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The Registered Massage Therapists’ Association (RMTBC) is non-profit Association for Registered Massage Therapists in British Columbia. RMTs in BC are trained in:
The assessment and diagnosis of soft tissue and joints of the body
RMTs are dedicated to treating your symptoms of pain and dysfunction, including the underlying causes.
It is widely understood that massage therapy decreases stress and helps control pain. Perhaps less known is the effectiveness of massage therapy in treating deeper structures of the body such as ligaments, bones and joints, fascia, blood vessels, organs and other soft tissues of the body. Massage therapy can provide relief for many common conditions such as:
A significant rise in massage therapy use in BC can be attributed to:
Current research suggests that there is a direct link between our physical well-being and our mental or emotional state, which can be positively affected by massage therapy. Research also supports the use of massage therapy as an effective approach in injury management and rehabilitation, as well as part of a preventive care program.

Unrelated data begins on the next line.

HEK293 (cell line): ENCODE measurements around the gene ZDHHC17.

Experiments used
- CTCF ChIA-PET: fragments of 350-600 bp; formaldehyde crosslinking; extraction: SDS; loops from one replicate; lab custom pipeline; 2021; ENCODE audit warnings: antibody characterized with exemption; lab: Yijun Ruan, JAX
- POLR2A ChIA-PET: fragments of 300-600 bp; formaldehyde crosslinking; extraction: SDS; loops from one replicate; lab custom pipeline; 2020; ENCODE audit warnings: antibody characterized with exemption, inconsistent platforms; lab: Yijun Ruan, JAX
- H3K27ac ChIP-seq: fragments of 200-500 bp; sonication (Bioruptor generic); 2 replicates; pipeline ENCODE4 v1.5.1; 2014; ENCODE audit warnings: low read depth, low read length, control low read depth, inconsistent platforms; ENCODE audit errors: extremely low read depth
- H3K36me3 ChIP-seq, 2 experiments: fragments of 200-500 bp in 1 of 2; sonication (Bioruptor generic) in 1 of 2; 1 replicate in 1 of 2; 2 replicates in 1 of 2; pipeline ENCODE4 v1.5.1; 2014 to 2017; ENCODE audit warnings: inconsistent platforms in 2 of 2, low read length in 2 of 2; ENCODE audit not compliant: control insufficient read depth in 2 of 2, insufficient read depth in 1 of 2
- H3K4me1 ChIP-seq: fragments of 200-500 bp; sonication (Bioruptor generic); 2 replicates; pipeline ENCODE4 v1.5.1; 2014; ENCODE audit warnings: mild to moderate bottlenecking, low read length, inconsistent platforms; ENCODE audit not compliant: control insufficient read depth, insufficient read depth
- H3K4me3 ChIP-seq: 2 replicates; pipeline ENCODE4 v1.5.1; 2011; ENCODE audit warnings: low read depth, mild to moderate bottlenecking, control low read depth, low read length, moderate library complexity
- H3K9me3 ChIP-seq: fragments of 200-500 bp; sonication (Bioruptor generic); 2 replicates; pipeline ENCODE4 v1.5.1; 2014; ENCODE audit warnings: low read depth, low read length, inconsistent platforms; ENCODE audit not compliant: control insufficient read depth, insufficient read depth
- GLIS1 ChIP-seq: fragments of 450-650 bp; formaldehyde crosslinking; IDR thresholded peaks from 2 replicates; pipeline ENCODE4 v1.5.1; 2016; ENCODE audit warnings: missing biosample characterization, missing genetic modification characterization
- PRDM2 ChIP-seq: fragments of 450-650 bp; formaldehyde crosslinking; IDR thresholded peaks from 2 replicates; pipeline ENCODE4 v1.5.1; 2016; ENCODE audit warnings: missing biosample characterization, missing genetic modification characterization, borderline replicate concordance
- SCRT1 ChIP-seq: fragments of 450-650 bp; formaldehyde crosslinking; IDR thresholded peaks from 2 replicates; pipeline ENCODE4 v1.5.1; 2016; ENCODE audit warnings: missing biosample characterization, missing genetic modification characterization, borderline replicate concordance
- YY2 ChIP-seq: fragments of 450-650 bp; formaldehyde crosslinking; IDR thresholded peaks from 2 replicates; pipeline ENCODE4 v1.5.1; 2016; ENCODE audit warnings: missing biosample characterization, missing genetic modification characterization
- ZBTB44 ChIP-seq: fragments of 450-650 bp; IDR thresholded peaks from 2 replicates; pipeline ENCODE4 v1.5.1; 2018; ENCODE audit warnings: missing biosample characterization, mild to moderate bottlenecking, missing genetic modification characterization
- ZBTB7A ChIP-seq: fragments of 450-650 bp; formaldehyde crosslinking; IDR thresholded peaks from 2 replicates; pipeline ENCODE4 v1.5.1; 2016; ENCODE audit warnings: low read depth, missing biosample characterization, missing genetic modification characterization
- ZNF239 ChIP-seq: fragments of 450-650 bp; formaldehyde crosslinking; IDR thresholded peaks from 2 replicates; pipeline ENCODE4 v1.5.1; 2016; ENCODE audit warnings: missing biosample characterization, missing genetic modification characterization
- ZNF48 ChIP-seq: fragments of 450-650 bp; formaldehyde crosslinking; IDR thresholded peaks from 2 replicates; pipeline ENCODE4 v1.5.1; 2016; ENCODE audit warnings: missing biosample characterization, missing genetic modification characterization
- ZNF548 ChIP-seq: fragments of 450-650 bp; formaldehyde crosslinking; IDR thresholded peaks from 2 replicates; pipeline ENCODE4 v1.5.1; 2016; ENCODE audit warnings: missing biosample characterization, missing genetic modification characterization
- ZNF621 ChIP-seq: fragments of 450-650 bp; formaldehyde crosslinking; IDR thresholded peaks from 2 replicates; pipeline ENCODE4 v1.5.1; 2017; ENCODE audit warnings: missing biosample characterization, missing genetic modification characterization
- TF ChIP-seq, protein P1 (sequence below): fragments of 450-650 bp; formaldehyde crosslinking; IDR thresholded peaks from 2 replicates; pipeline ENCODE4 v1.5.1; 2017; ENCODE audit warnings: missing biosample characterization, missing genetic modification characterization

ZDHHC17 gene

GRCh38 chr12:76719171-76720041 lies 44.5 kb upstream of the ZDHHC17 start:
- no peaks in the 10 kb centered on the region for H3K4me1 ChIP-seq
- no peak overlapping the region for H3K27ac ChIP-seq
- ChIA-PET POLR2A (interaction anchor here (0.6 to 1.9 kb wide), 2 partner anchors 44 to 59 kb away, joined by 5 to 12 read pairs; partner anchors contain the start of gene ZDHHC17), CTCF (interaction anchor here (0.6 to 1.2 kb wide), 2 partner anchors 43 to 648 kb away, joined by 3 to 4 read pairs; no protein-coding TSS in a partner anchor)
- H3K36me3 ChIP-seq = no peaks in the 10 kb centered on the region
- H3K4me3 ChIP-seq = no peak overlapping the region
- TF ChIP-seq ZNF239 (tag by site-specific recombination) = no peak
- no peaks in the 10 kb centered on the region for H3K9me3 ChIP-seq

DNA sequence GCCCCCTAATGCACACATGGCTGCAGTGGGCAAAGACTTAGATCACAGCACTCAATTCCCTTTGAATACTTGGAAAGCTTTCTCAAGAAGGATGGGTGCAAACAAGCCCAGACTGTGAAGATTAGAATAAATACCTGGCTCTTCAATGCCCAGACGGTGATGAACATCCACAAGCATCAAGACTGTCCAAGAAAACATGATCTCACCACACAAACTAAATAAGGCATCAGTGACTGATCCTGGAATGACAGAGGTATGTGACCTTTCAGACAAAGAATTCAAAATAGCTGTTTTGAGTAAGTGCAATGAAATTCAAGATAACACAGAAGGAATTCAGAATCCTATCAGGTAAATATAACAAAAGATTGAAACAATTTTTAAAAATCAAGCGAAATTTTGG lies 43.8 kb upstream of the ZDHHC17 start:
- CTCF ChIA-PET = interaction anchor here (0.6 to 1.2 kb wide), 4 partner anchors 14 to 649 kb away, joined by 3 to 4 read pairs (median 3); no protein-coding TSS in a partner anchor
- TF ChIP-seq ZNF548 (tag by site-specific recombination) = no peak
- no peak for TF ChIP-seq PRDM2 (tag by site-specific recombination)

*** A common misconception is that massage therapists provide only "hands on" therapy. Your RMT is trained in rehabilitative exercise such as hydrotherapy, stretching, strengthening, and postural exercises. Your RMT is committed to providing the very best in one-on-one patient care ***
BC's Registered Massage Therapists (RMTs) are among the most educated and highly trained professionals in their field. To become an RMT in BC students must complete extensive training at an accredited college.
Standard educational requirements include comprehensive studies in health sciences such as anatomy, physiology, pathology, kinesiology and neuroanatomy. Other studies include clinical sciences such as manual skills, orthopedics, remedial exercise, hydrotherapy and patient education. The management of chronic diseases, injuries and the effects of long-term stress are also studied extensively.
Massage therapy in BC has been a regulated health care profession since 1946 and is legislated by the government under the BC. Health Profession Act. In 2001, the Health Professions Council (HPC) accepted a revised scope of practice definition proposed by the College of Massage Therapists of BC (CMTBC), the professions regulatory body. The proposed definition reads.
The practice of massage therapy is the assessment of soft tissue and joints of the body and the treatment and prevention of dysfunction, injury, pain and physical disorders of the soft tissues and joints by manual and physical methods to develop, maintain, rehabilitate or augment physical function to relieve pain and promote health.
*for more information on the CMTBC please visit their website at www.cmtbc.bc.ca.